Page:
A fit-for-purpose logo detection system must be able to recognise not only close matches but also allow you to easily and quickly add major derivatives to a logo library.
So, let’s take a look at where logo detection might be used in the context of content moderation.
Print-On-Demand businesses like Vista Print and Gearlaunch face the same challenges as social commerce platforms. With users granted the ability to upload their own designs, they are wide open for litigation, and it is widely reported that including a copyright disclaimer is not enough.
Once again, in this situation, logo and mark detection works by comparing uploaded graphics with logos and marks in a library, stopping the publication of offending items or alerting the content moderation team to their existence, as per the platform’s requirements.
This will prevent any repeats of the Harley Davidson Vs Sunfrog case of 2017 in which the print-on-demand business was sued for millions, setting a precedent for further litigation against companies similar to sunfrog.
2. Social Commerce/Ecommerce
Social commerce websites like Etsy and ecommerce functions on popular apps like Instagram and Pinterest are primed for copyright litigation with people uploading their own products and designs that often carry brand logos or imagery and likenesses from popular movies and TV shows.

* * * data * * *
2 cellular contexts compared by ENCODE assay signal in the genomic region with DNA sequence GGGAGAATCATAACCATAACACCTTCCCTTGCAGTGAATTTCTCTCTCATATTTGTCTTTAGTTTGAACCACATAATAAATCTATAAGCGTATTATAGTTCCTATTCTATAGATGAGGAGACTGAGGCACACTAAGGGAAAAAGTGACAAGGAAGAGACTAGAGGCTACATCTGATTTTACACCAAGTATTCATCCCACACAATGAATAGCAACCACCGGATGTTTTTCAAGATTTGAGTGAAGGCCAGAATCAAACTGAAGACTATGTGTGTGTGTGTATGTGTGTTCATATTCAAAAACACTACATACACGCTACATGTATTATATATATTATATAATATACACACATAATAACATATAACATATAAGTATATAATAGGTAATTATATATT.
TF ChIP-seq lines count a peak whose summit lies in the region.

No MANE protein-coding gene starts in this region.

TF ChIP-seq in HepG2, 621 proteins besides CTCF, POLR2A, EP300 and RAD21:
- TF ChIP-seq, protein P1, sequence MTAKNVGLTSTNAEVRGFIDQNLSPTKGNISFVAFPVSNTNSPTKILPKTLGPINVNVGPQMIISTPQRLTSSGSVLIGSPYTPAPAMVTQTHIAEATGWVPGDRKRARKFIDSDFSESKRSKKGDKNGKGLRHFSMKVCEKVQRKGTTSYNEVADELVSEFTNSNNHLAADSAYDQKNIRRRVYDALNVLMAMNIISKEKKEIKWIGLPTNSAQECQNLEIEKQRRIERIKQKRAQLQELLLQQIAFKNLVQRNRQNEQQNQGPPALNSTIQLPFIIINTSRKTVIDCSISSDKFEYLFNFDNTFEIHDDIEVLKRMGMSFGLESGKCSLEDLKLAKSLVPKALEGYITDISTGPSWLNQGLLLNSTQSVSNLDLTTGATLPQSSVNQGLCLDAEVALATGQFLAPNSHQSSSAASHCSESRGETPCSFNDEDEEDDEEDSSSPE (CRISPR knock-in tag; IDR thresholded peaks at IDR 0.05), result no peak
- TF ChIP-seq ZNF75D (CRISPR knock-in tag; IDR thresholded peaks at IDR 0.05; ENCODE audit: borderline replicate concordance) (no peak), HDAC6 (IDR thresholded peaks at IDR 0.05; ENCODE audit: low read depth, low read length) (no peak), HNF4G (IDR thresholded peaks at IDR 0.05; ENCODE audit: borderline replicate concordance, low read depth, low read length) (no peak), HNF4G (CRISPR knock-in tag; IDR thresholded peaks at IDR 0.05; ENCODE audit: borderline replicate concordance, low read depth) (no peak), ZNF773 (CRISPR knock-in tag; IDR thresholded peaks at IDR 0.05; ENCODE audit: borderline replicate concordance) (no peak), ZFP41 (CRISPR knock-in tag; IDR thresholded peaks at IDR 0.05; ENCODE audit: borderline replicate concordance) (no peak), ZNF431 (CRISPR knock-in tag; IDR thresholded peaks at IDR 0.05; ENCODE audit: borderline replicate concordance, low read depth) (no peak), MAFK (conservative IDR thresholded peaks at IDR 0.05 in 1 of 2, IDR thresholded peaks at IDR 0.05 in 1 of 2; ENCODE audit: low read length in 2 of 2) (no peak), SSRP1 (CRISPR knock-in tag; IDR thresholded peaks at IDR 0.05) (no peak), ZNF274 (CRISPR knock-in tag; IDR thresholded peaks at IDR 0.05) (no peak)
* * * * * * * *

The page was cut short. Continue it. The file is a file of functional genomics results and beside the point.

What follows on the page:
They are also at high risk of hosting products with hateful and offensive slogans, or indeed illicit and counterfeit products as well as controlled substances. Not only can this lead to legal problems but it can cause serious reputational damage. In 2021, Etsy was subjected to outcries for boycott when it was discovered that many of the racist t-shirts worn by Capitol Hill protestors were purchased on their platform.
Logo and mark detection can help prevent these things from happening by monitoring product uploads and comparing the imagery at machine speed to a library of marks and logos. So, if someone is trying to sell knock-off products with Nike logos, or with an emblem known to represent a far-right extremist organization, they will be blocked before they go live on the platform. This will free up the moderation team to only have to manually moderate less obvious product uploads, resulting in a much more effective system overall.
3. Gaming platforms and online games